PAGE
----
Panchkula, 13 October: Previous years trends do not induce much hope of a healthy festival of lights this year. As fireworks stock at homes of the people in Panchkula, Chandigarh, and Mohali, the objective of a green Diwali in the region is expected to go up in smoke on 19th October.
The available data of 2016 suggest that respirable suspended particulate matter (RSPM) levels in the region on Diwali night last year averagely recorded around 300 micrograms per cubic meter (mcg/m3), against the national permissible limit of 100 mcg/m3.
Another trend that is visible during this period is the rise in the number of respiratory patients visiting various hospitals after Diwali, especially in children. “It is well known that lighting fireworks release a toxic mixture of gasses which include carbon monoxide, carbon dioxide, sulfur dioxide, and even manganese and cadmium particles in the atmosphere. Every year around Diwali, we see people suffering from asthma, bronchitis, and chronic obstructive pulmonary diseases. Children are most affected, as we expect a 40% rise in respiratory illness in kids,” said Dr. Jyoti Chawla, Senior Consultant, Paras Bliss Hospital.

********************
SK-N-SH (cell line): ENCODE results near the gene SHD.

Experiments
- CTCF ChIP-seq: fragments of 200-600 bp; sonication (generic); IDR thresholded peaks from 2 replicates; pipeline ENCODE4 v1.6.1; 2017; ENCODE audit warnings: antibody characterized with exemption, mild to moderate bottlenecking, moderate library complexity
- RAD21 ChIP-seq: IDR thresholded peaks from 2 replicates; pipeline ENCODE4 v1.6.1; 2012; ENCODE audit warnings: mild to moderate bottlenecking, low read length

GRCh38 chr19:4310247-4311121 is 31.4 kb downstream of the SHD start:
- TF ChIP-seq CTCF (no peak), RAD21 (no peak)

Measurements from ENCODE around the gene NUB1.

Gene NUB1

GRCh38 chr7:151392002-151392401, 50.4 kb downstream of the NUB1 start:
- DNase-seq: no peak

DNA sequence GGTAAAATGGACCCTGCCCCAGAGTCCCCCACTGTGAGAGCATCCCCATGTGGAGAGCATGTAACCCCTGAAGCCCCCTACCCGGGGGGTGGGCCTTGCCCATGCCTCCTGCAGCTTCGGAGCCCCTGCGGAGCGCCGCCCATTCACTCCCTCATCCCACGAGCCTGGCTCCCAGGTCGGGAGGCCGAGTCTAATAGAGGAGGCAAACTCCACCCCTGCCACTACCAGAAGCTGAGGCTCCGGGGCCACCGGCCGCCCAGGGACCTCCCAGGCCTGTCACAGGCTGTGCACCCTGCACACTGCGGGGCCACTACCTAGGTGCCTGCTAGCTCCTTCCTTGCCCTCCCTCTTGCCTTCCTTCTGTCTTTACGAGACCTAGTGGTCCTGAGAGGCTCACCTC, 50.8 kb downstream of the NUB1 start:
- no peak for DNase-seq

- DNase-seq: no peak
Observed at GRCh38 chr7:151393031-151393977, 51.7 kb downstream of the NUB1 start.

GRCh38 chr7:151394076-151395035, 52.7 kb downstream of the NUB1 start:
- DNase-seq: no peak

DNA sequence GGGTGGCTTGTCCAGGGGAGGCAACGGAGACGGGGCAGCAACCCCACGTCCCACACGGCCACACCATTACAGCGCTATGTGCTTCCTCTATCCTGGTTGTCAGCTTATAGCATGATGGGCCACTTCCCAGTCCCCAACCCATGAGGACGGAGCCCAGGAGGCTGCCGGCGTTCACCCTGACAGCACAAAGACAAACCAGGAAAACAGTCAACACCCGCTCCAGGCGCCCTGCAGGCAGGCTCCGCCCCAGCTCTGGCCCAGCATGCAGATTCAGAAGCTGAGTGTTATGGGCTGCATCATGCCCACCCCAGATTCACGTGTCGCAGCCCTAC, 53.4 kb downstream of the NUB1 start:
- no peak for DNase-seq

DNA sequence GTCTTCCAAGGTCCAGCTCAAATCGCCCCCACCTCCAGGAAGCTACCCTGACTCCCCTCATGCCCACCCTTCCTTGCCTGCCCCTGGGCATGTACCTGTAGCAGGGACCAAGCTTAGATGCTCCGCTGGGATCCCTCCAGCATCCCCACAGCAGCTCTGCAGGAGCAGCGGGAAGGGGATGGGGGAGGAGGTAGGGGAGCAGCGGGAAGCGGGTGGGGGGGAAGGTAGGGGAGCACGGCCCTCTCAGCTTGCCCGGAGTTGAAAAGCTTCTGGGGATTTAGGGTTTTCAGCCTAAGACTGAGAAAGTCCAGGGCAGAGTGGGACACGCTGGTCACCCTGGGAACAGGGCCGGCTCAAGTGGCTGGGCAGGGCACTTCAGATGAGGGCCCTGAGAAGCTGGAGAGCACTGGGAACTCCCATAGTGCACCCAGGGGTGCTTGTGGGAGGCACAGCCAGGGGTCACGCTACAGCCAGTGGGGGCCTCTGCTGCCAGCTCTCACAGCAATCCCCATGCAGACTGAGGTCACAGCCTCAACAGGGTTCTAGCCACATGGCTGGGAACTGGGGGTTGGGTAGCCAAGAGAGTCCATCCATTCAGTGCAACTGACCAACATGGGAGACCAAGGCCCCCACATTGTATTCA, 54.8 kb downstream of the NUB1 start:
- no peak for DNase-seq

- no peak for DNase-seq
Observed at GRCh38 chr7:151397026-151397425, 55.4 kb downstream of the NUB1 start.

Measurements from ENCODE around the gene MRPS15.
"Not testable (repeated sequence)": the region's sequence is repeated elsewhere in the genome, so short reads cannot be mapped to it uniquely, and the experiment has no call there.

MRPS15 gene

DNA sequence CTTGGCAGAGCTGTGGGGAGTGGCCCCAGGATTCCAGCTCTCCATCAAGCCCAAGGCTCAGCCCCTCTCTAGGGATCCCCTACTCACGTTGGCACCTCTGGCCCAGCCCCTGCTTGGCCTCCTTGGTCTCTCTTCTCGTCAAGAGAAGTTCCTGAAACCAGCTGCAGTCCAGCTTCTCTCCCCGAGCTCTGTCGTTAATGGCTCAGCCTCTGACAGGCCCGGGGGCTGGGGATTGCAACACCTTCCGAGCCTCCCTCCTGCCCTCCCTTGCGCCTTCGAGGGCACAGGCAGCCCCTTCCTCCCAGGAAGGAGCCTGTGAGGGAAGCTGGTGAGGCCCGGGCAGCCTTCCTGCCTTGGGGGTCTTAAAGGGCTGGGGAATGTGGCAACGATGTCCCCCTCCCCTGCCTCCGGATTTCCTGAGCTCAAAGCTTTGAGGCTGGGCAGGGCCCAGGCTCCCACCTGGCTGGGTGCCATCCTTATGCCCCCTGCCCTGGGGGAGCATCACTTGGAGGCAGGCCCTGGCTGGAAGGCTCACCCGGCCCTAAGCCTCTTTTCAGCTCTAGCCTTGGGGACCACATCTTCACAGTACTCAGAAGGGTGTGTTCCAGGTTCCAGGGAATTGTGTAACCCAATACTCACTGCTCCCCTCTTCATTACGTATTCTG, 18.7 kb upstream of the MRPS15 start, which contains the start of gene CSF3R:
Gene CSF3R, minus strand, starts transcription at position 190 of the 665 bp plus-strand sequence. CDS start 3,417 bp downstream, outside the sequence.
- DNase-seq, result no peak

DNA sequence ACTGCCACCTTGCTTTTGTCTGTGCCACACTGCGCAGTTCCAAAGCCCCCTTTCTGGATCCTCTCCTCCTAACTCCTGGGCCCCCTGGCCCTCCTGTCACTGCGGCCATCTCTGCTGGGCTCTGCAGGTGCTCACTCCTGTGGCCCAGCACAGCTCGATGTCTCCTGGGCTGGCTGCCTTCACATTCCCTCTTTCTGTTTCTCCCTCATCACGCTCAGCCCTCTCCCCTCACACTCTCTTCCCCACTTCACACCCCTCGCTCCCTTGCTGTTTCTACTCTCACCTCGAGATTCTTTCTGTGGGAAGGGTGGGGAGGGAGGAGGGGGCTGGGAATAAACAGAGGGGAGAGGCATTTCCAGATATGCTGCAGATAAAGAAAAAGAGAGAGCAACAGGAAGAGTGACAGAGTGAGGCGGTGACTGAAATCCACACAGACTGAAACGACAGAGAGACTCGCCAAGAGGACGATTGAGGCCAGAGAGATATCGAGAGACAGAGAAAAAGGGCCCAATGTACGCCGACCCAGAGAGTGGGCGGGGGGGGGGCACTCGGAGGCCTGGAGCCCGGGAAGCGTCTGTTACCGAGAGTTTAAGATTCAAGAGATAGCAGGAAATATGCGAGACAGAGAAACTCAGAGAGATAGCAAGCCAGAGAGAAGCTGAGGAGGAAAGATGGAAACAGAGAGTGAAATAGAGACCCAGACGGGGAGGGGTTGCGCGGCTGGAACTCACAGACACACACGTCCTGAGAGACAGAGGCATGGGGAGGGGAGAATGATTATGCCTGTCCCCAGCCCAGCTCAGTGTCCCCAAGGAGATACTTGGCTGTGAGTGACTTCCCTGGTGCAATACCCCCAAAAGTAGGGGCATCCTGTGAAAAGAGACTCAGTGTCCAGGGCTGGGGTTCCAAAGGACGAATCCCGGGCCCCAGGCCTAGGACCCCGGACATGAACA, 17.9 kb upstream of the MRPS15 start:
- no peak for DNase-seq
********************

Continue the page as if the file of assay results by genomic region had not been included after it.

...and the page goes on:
Usually, it appears that pollution has cleared in a few days after Diwali, but due to the onset of winter and other environmental factors, the pollution caused around this time takes around 4 months to dissipate and therefore increases prolonged exposure to these gasses.
Explaining the reasons which make children more susceptible to respiratory diseases around Diwali, Dr. Jyoti Chawla, Senior Consultant, Paras Bliss Hospital says “The prolonged exposure to gasses particularly affects the children more compared to adults. Adults have better defenses against particulate matter and air pollutants than children. Children are more active than adults and therefore their intake of air into lungs is higher, as their lungs are not fully developed till late teens. Children’s ability to filter out or detoxify environmental agents and pollution is differential. Also, in kids airway epithelium, which is the first line defense against respiratory viruses and pollutants, is more permeable than in adults, making them more vulnerable to diseases.”
Rise in air pollution during Diwali is caused by human extravagance, and therefore it is our prime responsibility to take due preventive measures to protect yourself and the children around you from the toxic air post-Diwali celebrations. The following measures can help prevent respiratory diseases in children and adults alike.